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EEOC Issues Proposed Rules for Wellness Program Compliance Under the ADA

    Client Alerts
  • April 24, 2015
Employer-sponsored wellness programs attempt to control medical costs and improve employee health by incentivizing certain behaviors through medical monitoring, disease prevention strategies and other activities. Over the past several years, employers have struggled with balancing steps intended to encourage better employee participation in such programs with legal restrictions on their use. Regulations issued under the Health Insurance Portability and Accountability Act (HIPAA) and the Affordable Care Act (ACA) for wellness programs have provided employers with wellness program guidelines that employers have been using for years. However, the Equal Employment Opportunity Commission (EEOC) has long indicated its concern that certain practices permitted under HIPAA may still violate the Americans with Disabilities Act (ADA). However, the EEOC has not issued any guidance regarding when a wellness program penalty or incentive may run afoul of the ADA. In fact, the EEOC recently has taken a well-publicized aggressive stance against certain common wellness program designs.  The agency claims that wellness programs that excessively penalize employees who decline to participate violate the medical examination provisions of the ADA.

Under the EEOC’s current rules, almost any employer-imposed incentive or penalty associated with a wellness program could be asserted to violate the ADA. The EEOC recognizes the merits of wellness programs, and created exemptions from standard ADA prohibitions. However, last year the agency began suing employers for allegedly imposing excessive wellness program penalties without articulating in its rules the limits of such penalties. Employers understandably objected to such unknown standards, and urged the EEOC to quickly adopt rules providing clear guidance on the limits of employer-sponsored wellness programs.

Last week, the EEOC issued proposed regulations intended to address these concerns. While maintaining that the ADA imposes limits on wellness programs, the agency conceded that HIPAA and the ACA encourage employer adoption of these programs. The EEOC stated that compliance with wellness provisions of those two laws does not automatically mean compliance under the ADA. However, the agency acknowledged that its rules should conform to HIPAA and ACA to the greatest extent possible. Of significance is the EEOC’s rejection, with little explanation, of the ADA’s safe harbor for wellness programs established as part of a bona fide benefit plan and its conclusion that wellness incentives must be assessed under the ADA’s “voluntary” standard.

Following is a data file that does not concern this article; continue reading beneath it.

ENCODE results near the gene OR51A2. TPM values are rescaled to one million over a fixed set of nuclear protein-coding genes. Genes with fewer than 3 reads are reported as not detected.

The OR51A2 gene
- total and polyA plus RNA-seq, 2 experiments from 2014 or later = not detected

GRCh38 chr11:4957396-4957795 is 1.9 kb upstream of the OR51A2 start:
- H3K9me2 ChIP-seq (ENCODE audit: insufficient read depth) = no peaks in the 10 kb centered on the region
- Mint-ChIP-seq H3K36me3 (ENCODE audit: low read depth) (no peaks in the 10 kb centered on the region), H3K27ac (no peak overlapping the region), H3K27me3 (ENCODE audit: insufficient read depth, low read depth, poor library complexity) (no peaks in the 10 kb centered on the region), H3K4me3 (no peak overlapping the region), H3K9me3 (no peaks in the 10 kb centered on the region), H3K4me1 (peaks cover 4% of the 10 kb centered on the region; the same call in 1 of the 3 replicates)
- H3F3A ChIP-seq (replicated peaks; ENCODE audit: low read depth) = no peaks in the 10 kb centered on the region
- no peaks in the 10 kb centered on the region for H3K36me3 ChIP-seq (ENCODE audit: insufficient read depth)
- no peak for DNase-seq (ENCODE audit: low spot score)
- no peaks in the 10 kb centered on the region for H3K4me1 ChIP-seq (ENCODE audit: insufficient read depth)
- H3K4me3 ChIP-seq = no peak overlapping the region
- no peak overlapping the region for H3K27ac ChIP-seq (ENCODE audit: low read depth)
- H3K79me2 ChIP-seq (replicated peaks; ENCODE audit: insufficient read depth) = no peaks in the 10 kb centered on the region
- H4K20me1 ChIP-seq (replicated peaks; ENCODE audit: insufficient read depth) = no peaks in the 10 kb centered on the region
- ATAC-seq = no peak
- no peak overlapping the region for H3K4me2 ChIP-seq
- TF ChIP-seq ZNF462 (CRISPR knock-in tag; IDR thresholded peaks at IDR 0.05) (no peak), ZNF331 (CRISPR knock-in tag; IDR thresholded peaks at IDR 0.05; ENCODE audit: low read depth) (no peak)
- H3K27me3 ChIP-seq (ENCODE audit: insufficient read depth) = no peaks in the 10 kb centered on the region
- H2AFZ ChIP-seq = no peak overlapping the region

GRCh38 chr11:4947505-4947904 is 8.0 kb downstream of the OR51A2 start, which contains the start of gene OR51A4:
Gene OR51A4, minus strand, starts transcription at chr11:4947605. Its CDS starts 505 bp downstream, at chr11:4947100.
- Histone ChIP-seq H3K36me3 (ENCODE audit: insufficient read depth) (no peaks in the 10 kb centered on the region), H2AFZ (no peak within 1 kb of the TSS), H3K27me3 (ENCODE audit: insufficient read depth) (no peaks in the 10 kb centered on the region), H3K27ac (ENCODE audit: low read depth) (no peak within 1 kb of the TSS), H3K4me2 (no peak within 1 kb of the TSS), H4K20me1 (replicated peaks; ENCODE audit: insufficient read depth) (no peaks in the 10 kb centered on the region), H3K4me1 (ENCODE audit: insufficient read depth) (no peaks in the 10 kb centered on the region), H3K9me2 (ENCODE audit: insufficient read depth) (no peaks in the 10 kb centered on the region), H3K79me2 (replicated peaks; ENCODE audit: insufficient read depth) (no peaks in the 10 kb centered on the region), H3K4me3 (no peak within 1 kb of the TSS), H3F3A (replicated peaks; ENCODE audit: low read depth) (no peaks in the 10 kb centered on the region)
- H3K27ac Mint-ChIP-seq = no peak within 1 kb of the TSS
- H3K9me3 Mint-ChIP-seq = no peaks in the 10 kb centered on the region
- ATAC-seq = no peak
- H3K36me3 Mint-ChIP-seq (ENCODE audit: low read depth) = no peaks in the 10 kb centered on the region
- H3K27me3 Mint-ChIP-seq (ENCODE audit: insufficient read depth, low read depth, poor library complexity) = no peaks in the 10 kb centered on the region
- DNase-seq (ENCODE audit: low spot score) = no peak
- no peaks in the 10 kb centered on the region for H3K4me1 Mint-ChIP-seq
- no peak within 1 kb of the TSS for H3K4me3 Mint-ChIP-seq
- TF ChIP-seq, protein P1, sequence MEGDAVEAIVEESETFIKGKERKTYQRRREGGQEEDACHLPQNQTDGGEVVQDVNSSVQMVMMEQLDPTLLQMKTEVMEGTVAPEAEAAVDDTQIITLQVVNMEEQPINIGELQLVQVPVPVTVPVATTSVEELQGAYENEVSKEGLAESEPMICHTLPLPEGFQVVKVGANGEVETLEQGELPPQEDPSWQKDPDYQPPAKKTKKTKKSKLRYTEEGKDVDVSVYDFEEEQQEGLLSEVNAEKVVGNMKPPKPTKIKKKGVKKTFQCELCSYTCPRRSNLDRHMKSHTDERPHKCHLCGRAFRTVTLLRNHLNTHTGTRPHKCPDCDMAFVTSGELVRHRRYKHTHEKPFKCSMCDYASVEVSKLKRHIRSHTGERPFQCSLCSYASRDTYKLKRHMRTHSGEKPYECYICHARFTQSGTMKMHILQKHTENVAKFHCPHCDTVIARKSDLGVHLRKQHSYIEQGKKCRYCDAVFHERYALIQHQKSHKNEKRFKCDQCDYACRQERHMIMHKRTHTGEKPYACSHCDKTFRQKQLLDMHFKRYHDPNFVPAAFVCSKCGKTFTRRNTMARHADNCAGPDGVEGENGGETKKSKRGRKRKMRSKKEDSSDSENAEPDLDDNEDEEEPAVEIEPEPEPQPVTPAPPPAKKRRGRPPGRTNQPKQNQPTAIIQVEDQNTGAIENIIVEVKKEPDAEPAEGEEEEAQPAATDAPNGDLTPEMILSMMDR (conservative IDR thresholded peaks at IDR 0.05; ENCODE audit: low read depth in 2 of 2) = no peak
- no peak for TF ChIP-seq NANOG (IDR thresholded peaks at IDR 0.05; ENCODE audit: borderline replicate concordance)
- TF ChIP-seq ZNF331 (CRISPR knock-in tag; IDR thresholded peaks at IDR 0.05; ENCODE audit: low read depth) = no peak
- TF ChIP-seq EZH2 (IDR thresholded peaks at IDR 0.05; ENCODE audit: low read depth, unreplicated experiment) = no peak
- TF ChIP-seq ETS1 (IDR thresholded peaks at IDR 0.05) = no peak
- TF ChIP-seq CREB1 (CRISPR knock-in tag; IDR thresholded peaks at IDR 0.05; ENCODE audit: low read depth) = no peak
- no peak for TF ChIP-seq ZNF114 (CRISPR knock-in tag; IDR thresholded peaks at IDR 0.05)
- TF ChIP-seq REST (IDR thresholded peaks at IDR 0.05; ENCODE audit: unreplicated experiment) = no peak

The EEOC’s proposal contains various elements and several important requirements. While the EEOC’s proposed regulations are consistent with HIPAA and ACA guidance in several areas, the new rules also differ in many respects from the existing rules that likely will cause headaches for employers. 

For example, the EEOC’s proposed regulations cap maximum wellness program incentives or penalties at 30% of the total cost of the employer’s employee-only group medical coverage. This limit is set at the total cost to the employer, not just the employee’s portion. For example, if the employer pays $5,000 per year for employee-only coverage, and employees have annual contributions of $2,500, the maximum incentives or penalties in the wellness program cannot exceed $1,500, regardless of whether the employee has individual or family coverage. Under the HIPAA/ACA rules, however, if family members also can participate in the wellness program, the 30% limit can be based on the cost of the employee’s coverage tier (including tiers that cover family members). In addition, the EEOC’s proposed regulations apply the 30% cap to both health-contingent and participation-based programs, while the HIPAA/ACA rules do not require participation-based programs to be included. Finally, recent ACA rules allow the incentive for tobacco-cessation programs to be as high as 50% of the cost of employee coverage. However, the EEOC’s proposed regulations would impose the 30% cap for such programs if they involve any kind of biometric screening or medical exam. 

Under the EEOC’s proposed regulations, the wellness program must be voluntary, meaning that employees cannot be refused coverage, terminated or subjected to adverse action if they decline participation. The proposed rules would require employers to provide employees with notices regarding medical information collected through the wellness program. The notices would detail how the information will be used, and explain safeguards in place to protect its use or disclosure for unauthorized purposes. The EEOC’s proposed notice rules apply more broadly than the HIPAA/ACA requirements, requiring extension to participatory programs and more information. Employers are limited to receiving aggregate medical data from the wellness program, and cannot access individual employees’ medical information.

The EEOC will accept comments on the proposed rules until June 19, 2015, with final regulations anticipated later this year. It remains to be seen the extent to which the EEOC will reconcile the discrepancies and differences of its proposed regulations with existing wellness program guidance. Employers may conclude that the 30% cap on wellness program incentives is inadequate to truly change employee behavior.  However, at a minimum, the EEOC has provided a bright line for purposes of enforcement. The agency stated that employers that comply with the proposed rules now are unlikely to face enforcement action from the EEOC.